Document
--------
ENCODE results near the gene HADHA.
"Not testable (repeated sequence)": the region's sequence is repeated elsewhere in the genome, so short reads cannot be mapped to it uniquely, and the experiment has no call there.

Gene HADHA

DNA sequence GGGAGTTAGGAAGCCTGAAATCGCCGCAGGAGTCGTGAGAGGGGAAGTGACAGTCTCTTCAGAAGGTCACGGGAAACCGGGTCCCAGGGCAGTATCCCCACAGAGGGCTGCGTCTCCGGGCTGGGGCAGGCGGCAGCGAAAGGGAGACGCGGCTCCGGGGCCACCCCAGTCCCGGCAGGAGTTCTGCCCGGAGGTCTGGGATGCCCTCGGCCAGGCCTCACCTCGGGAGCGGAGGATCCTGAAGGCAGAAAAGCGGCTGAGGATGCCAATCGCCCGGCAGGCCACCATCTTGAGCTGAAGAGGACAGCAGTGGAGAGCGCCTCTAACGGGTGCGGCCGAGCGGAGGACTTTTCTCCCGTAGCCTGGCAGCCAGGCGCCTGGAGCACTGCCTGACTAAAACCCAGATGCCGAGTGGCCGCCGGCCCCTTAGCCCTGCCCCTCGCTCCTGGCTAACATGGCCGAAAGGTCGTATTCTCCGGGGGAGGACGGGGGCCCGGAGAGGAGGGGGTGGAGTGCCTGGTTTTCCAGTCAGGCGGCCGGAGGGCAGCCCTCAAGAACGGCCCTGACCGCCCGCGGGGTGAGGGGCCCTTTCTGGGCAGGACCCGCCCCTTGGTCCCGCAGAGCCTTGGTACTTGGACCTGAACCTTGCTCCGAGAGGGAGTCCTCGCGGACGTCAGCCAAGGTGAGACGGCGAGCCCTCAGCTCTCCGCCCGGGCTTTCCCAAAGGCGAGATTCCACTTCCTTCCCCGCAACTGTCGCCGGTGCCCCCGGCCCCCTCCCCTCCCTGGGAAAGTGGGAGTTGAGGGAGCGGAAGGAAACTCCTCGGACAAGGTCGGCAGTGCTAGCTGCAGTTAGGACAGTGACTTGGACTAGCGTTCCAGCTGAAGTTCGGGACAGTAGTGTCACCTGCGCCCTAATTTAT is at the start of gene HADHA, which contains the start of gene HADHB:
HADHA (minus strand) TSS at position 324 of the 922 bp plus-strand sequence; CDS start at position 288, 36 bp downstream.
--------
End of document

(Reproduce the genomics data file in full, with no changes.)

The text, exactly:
ENCODE results near the gene HADHA.
"Not testable (repeated sequence)": the region's sequence is repeated elsewhere in the genome, so short reads cannot be mapped to it uniquely, and the experiment has no call there.

Gene HADHA

DNA sequence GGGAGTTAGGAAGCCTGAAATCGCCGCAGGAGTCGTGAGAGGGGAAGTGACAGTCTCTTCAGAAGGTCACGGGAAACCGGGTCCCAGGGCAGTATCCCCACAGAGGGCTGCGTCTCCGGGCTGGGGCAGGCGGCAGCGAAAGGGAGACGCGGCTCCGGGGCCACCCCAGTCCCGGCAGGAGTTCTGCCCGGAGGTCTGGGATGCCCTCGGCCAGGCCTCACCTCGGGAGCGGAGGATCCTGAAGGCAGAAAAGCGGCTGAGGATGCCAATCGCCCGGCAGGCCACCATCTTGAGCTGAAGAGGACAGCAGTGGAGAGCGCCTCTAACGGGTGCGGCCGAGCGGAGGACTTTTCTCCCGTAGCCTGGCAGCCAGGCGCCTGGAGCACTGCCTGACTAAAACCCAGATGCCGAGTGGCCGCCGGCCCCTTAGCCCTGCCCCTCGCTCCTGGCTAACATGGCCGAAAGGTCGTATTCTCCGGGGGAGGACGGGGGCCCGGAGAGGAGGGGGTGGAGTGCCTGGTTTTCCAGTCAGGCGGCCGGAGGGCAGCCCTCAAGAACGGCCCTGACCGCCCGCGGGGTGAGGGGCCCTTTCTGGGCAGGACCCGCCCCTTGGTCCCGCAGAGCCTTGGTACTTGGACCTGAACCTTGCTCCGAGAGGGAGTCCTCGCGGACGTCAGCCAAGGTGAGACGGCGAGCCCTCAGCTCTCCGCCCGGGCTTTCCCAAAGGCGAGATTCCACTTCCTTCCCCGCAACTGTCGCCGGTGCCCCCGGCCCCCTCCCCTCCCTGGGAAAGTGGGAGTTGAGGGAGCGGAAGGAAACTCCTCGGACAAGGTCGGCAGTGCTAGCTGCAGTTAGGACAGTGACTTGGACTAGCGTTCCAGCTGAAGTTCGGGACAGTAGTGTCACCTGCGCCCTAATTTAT is at the start of gene HADHA, which contains the start of gene HADHB:
HADHA (minus strand) TSS at position 324 of the 922 bp plus-strand sequence; CDS start at position 288, 36 bp downstream.